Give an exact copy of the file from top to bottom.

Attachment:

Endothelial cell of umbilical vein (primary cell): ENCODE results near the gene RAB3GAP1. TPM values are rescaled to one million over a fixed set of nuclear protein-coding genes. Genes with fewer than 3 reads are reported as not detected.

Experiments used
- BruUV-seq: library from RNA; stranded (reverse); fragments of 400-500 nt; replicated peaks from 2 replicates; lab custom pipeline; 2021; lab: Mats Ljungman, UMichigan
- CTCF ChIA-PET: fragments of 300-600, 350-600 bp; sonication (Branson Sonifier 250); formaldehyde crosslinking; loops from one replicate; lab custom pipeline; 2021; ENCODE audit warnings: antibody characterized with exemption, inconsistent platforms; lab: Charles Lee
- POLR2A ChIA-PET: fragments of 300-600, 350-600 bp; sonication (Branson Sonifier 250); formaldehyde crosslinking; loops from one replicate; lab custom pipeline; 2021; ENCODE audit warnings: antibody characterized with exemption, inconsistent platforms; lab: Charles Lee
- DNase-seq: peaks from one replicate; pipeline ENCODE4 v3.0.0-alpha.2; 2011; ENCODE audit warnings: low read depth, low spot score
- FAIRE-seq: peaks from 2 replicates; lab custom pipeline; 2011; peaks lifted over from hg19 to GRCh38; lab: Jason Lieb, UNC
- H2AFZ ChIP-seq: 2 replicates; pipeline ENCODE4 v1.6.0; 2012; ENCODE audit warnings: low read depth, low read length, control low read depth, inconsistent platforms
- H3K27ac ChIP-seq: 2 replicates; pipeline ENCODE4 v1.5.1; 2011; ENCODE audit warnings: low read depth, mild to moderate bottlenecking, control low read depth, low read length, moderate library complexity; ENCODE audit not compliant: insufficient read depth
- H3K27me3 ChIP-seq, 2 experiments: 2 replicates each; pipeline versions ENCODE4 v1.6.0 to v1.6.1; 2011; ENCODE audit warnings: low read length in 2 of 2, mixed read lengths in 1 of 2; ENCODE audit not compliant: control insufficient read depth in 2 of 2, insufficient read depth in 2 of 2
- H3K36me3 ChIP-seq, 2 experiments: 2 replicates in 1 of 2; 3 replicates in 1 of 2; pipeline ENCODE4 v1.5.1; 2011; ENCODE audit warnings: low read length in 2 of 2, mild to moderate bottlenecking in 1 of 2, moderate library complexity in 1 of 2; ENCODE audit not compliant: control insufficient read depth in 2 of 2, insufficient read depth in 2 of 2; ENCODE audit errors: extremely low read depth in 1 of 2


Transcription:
Endothelial cell of umbilical vein (primary cell): ENCODE results near the gene RAB3GAP1. TPM values are rescaled to one million over a fixed set of nuclear protein-coding genes. Genes with fewer than 3 reads are reported as not detected.

Experiments used
- BruUV-seq: library from RNA; stranded (reverse); fragments of 400-500 nt; replicated peaks from 2 replicates; lab custom pipeline; 2021; lab: Mats Ljungman, UMichigan
- CTCF ChIA-PET: fragments of 300-600, 350-600 bp; sonication (Branson Sonifier 250); formaldehyde crosslinking; loops from one replicate; lab custom pipeline; 2021; ENCODE audit warnings: antibody characterized with exemption, inconsistent platforms; lab: Charles Lee
- POLR2A ChIA-PET: fragments of 300-600, 350-600 bp; sonication (Branson Sonifier 250); formaldehyde crosslinking; loops from one replicate; lab custom pipeline; 2021; ENCODE audit warnings: antibody characterized with exemption, inconsistent platforms; lab: Charles Lee
- DNase-seq: peaks from one replicate; pipeline ENCODE4 v3.0.0-alpha.2; 2011; ENCODE audit warnings: low read depth, low spot score
- FAIRE-seq: peaks from 2 replicates; lab custom pipeline; 2011; peaks lifted over from hg19 to GRCh38; lab: Jason Lieb, UNC
- H2AFZ ChIP-seq: 2 replicates; pipeline ENCODE4 v1.6.0; 2012; ENCODE audit warnings: low read depth, low read length, control low read depth, inconsistent platforms
- H3K27ac ChIP-seq: 2 replicates; pipeline ENCODE4 v1.5.1; 2011; ENCODE audit warnings: low read depth, mild to moderate bottlenecking, control low read depth, low read length, moderate library complexity; ENCODE audit not compliant: insufficient read depth
- H3K27me3 ChIP-seq, 2 experiments: 2 replicates each; pipeline versions ENCODE4 v1.6.0 to v1.6.1; 2011; ENCODE audit warnings: low read length in 2 of 2, mixed read lengths in 1 of 2; ENCODE audit not compliant: control insufficient read depth in 2 of 2, insufficient read depth in 2 of 2
- H3K36me3 ChIP-seq, 2 experiments: 2 replicates in 1 of 2; 3 replicates in 1 of 2; pipeline ENCODE4 v1.5.1; 2011; ENCODE audit warnings: low read length in 2 of 2, mild to moderate bottlenecking in 1 of 2, moderate library complexity in 1 of 2; ENCODE audit not compliant: control insufficient read depth in 2 of 2, insufficient read depth in 2 of 2; ENCODE audit errors: extremely low read depth in 1 of 2